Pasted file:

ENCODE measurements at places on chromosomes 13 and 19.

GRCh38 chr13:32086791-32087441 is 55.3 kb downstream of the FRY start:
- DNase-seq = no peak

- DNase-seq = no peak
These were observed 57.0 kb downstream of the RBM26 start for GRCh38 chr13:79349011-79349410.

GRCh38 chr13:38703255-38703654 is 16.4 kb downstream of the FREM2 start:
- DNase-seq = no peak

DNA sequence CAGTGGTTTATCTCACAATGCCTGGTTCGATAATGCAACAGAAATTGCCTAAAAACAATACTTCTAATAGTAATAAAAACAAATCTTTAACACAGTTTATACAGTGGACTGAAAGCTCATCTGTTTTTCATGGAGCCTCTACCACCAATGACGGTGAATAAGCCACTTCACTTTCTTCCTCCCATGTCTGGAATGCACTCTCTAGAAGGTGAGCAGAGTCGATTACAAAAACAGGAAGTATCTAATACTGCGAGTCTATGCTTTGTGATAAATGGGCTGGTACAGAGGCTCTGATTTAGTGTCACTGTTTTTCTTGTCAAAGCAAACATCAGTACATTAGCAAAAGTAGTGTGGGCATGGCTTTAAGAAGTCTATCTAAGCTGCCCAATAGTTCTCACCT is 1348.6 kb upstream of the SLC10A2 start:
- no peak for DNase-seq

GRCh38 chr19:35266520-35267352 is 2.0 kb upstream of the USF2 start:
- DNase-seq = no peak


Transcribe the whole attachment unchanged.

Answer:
ENCODE measurements at places on chromosomes 13 and 19.

GRCh38 chr13:32086791-32087441 is 55.3 kb downstream of the FRY start:
- DNase-seq = no peak

- DNase-seq = no peak
These were observed 57.0 kb downstream of the RBM26 start for GRCh38 chr13:79349011-79349410.

GRCh38 chr13:38703255-38703654 is 16.4 kb downstream of the FREM2 start:
- DNase-seq = no peak

DNA sequence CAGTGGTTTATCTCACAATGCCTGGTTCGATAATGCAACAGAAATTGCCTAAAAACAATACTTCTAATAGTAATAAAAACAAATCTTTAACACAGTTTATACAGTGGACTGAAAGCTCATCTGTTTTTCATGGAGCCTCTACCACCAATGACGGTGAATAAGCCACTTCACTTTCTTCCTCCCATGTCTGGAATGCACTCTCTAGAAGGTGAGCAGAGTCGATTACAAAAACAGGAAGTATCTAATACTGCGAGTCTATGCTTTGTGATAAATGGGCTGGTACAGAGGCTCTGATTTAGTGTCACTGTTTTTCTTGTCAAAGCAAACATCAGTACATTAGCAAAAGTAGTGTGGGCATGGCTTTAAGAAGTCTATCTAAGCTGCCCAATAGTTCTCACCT is 1348.6 kb upstream of the SLC10A2 start:
- no peak for DNase-seq

GRCh38 chr19:35266520-35267352 is 2.0 kb upstream of the USF2 start:
- DNase-seq = no peak